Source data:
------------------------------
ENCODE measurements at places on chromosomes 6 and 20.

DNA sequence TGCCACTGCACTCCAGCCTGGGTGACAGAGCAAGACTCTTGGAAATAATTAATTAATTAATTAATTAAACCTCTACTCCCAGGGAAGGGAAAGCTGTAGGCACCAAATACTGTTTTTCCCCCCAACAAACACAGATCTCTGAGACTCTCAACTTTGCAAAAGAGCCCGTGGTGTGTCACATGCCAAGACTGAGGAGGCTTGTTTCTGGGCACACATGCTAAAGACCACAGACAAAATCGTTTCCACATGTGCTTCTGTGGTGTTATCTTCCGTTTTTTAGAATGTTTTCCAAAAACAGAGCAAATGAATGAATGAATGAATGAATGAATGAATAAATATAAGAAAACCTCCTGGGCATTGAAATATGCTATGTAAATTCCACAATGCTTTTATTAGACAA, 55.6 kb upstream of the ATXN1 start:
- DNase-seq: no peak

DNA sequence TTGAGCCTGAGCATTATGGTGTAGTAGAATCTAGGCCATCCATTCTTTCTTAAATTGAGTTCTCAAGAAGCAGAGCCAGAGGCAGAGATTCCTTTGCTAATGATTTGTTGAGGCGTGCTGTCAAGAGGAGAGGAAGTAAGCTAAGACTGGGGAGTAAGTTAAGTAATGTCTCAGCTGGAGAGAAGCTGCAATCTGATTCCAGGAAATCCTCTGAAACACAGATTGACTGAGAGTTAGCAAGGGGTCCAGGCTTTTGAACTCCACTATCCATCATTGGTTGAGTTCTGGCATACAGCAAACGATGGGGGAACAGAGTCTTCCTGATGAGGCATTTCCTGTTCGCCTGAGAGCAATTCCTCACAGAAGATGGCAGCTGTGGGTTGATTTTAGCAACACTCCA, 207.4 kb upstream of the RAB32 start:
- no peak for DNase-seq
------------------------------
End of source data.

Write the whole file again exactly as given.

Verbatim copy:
ENCODE measurements at places on chromosomes 6 and 20.

DNA sequence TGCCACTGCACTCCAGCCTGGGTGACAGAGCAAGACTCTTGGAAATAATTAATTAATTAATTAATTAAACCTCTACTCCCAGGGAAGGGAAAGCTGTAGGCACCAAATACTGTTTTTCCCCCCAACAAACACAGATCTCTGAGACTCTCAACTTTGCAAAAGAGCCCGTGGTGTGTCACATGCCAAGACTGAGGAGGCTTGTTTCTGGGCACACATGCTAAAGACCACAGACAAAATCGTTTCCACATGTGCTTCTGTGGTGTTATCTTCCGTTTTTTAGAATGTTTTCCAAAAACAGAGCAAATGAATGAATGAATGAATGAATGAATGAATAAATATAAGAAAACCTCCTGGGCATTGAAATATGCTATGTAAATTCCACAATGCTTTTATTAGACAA, 55.6 kb upstream of the ATXN1 start:
- DNase-seq: no peak

DNA sequence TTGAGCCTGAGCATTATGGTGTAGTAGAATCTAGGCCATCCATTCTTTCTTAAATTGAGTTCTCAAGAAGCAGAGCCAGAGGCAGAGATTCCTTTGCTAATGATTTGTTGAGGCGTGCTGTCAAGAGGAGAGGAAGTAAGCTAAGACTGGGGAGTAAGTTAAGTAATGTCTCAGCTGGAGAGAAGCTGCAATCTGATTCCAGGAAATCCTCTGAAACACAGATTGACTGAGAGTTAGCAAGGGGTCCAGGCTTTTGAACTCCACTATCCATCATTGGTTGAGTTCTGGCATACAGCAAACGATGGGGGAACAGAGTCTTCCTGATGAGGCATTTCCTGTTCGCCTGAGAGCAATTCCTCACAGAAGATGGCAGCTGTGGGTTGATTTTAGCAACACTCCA, 207.4 kb upstream of the RAB32 start:
- no peak for DNase-seq